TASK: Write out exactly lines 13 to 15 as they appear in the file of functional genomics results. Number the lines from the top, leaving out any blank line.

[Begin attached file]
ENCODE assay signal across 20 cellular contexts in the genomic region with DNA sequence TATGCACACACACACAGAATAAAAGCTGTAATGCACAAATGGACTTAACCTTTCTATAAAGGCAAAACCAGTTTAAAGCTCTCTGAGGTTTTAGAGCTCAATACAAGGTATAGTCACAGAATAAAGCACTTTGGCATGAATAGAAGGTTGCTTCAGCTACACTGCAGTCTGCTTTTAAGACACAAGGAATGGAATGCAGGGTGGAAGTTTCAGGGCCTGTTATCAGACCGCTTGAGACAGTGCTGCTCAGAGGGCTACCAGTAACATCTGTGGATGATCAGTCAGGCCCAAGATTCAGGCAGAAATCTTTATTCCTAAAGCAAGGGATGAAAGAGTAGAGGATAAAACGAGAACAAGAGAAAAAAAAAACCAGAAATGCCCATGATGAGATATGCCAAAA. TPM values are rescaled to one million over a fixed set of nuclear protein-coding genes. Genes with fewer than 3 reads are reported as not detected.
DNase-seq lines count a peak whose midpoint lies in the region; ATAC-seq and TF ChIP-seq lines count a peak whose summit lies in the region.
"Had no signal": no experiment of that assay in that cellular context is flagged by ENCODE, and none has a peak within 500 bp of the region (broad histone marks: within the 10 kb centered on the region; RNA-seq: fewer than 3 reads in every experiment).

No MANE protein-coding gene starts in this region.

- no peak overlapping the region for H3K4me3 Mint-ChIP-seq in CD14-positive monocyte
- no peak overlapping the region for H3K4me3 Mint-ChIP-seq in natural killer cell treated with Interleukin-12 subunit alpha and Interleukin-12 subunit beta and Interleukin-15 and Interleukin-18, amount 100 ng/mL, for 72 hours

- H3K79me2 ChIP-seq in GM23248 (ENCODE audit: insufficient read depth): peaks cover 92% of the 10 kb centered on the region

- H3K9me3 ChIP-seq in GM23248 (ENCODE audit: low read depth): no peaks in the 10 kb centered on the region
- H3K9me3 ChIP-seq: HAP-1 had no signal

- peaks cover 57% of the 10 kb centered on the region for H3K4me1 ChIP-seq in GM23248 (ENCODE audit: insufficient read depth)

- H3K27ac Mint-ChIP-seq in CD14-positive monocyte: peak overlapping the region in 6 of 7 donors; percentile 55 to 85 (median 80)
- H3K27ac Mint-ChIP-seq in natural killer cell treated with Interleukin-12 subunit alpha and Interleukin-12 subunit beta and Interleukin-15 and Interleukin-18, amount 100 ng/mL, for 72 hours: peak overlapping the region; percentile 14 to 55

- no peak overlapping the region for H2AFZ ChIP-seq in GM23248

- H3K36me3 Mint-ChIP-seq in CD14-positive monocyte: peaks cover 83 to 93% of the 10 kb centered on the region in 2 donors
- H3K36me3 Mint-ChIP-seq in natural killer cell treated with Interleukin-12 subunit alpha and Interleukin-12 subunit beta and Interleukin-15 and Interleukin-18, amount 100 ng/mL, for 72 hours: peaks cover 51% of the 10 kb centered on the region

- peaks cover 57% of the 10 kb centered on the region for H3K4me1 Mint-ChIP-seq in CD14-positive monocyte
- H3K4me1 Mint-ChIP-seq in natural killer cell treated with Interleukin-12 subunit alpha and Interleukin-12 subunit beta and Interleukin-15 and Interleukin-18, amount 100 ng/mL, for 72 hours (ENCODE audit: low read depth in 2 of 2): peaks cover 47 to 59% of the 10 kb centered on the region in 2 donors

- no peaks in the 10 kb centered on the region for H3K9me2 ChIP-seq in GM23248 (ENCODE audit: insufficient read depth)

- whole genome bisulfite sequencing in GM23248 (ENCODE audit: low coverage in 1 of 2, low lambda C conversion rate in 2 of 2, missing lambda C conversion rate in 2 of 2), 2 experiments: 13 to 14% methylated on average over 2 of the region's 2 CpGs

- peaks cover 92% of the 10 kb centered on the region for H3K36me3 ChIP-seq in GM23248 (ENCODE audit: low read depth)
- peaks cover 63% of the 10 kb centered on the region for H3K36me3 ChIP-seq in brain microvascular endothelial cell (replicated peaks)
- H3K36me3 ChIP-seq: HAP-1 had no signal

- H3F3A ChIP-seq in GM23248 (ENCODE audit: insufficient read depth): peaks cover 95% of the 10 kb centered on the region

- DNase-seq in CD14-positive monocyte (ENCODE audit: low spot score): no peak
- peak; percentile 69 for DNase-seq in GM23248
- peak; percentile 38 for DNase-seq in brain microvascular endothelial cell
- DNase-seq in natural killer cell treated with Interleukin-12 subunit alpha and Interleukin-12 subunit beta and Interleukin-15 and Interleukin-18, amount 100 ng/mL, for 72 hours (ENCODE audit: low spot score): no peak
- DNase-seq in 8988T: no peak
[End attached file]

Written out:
- no peak overlapping the region for H2AFZ ChIP-seq in GM23248

- H3K36me3 Mint-ChIP-seq in CD14-positive monocyte: peaks cover 83 to 93% of the 10 kb centered on the region in 2 donors
- H3K36me3 Mint-ChIP-seq in natural killer cell treated with Interleukin-12 subunit alpha and Interleukin-12 subunit beta and Interleukin-15 and Interleukin-18, amount 100 ng/mL, for 72 hours: peaks cover 51% of the 10 kb centered on the region